Luckily there are electric cars for $35K then, eh? And those batteries and the development costs just come for free, no need to pass those costs on to the customer.

Of course those rules will be loosened the closer to 2035 we get unless we see $20K EVs by then, as these announcement are just PR moves.

KNDI will be producing the cheapest EVs.
 

ZZPluralZAlpha

Posts: 7   +16
Do they not realize the amount of pollution generated to make batteries for these cars. It's pretty bad. And most of it is produced in China. China is so polluted that much of its water is too polluted for even industrial use. Banning fossil fuel cars won't save the environment, but might even make it worse in the long run.
 

yRaz

Posts: 3,493   +3,215
Do they not realize the amount of pollution generated to make batteries for these cars. It's pretty bad. And most of it is produced in China. China is so polluted that much of its water is too polluted for even industrial use. Banning fossil fuel cars won't save the environment, but might even make it worse in the long run.
This used to be true and in some cases, still is to some extent, but the pollution created from manufacturing lithium ion batteries is a fraction of what it used to be. The biggest offenders are cobalt mines but they'd still be producing tons of cobalt because of how much is used in stainless steel. It's also mainly India that's the big polluter from cobalt mining. If you want to talk about china's pollution, most of it is the mining of rare-earth materials used in everyone's electronics.



 

nismo91

Posts: 1,090   +135
Naturally, used vehicle sales will be exempt from these rules. In 2035 and beyond, you'll still be able to grab a pre-owned gas-powered vehicle from your dealer of choice, or a private owner.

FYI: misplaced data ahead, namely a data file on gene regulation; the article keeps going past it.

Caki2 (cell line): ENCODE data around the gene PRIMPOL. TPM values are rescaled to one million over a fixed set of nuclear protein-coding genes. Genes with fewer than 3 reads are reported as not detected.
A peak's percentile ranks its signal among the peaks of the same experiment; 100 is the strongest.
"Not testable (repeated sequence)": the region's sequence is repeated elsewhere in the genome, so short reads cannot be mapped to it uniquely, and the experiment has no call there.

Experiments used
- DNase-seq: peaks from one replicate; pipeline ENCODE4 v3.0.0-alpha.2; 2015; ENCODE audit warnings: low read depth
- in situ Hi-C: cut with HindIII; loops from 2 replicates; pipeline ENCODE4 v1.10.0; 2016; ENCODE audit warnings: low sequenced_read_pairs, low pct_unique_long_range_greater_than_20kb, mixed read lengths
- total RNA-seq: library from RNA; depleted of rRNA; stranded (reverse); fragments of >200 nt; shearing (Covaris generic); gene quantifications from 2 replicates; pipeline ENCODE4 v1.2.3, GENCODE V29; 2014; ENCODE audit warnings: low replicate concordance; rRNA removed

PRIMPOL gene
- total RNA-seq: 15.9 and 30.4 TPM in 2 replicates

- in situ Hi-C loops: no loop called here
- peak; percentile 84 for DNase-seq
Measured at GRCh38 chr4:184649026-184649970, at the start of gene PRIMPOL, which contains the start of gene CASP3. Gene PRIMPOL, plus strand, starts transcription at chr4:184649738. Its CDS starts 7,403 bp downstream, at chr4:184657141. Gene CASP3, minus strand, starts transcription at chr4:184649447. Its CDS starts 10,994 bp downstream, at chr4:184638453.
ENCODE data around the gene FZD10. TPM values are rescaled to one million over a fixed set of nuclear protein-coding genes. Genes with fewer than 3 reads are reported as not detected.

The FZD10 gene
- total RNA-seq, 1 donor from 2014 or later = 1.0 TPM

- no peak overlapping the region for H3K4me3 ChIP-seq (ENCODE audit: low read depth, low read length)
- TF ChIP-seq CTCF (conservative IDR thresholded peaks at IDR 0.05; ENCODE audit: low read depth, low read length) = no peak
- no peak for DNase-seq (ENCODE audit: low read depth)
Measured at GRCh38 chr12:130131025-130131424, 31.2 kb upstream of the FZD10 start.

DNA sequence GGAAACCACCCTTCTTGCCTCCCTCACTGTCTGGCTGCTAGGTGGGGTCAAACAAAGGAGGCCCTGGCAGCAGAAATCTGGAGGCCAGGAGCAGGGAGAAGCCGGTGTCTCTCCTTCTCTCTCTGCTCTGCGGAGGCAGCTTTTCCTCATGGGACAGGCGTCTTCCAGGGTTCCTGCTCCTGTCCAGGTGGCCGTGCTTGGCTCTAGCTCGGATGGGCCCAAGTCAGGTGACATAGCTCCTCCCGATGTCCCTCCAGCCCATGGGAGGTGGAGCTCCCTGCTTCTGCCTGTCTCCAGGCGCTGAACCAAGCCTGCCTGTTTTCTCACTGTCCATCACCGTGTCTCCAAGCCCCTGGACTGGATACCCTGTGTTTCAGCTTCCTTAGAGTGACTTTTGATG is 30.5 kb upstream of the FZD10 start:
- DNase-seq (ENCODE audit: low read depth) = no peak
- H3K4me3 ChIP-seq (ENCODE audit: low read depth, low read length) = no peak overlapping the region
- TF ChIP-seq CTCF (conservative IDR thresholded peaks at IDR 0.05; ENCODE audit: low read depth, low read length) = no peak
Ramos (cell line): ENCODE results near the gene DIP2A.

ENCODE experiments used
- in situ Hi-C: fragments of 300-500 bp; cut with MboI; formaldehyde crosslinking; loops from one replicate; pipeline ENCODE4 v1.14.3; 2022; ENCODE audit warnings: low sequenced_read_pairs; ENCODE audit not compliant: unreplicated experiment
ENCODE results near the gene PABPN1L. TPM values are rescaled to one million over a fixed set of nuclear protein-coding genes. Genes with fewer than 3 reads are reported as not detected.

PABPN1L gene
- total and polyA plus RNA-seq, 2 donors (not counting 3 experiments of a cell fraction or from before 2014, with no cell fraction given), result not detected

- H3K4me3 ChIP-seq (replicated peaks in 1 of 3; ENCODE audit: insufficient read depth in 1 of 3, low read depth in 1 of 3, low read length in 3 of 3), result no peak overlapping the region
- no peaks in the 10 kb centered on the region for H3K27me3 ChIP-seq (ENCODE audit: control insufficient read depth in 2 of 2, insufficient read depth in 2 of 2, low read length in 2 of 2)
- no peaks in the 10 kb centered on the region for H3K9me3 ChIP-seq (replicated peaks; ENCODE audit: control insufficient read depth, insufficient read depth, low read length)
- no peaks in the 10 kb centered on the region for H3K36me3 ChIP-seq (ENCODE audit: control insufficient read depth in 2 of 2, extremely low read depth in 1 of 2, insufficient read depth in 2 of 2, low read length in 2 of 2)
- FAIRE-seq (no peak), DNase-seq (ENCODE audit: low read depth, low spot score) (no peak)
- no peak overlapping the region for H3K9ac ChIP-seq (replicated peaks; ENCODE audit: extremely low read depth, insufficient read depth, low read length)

or you could just keep your pre-2035 gas car and keep it maintained. which is what you should've done in the first place.

choice is clear.

 
  • Like
Reactions: terzaerian

Dimitrios

Posts: 711   +559
Yup called this! You kids are in for a treat with Democrats pushing this so they can sell our oil to 3rd world countries for as much as they can while preaching us to use battery powered cars that cost a lot are the way to go while preaching global warming and a gallon of gas will be around $5-8 a gallon. Oh man lol!!
 

yRaz

Posts: 3,493   +3,215
or you could just keep your pre-2035 gas car and keep it maintained. which is what you should've done in the first place.

choice is clear.
This is easier said than done. Rust in the north east from salt is a major problem. The other problem is that modern vehicles are having problems with what is called "gasoline blowby" which causes oil dilution. Blowby in the engine is from the higher pressures in engines from increased compression ratios. In a cold motor the tolerances inside the engine aren't tight enough for the piston rings to properly do their job, sealing the piston head against the cylinder wall. The dilution of oil causes accelerated wear on the cylinder walls and bearings inside an engine. This problem can be mitigated by more frequently oil changes but never really goes away. In the era of 7500-10,000 mile oil changes I still do mine every 5000 miles and I highly recommend everyone else to do the same. Also, use a cheap oil-based undercoat before every winter to avoid rust from salt. You can do it for $50 yourself and takes about an hour. If you have an SUV you don't even need to lift your vehicle to do it. After I spray mine on I like to take a large paint brush and smear it around, it stays "wet" for around 3 days
 

Neatfeatguy

Posts: 126   +140
Until the past year, Minnesota didn't sell alcohol on Sundays. So, folks that live near the Wisconsin border (or North Dakota border) simply drove to the next state over to buy alcohol on Sundays....MN lost out on a lot of alcohol sales over the years because of this.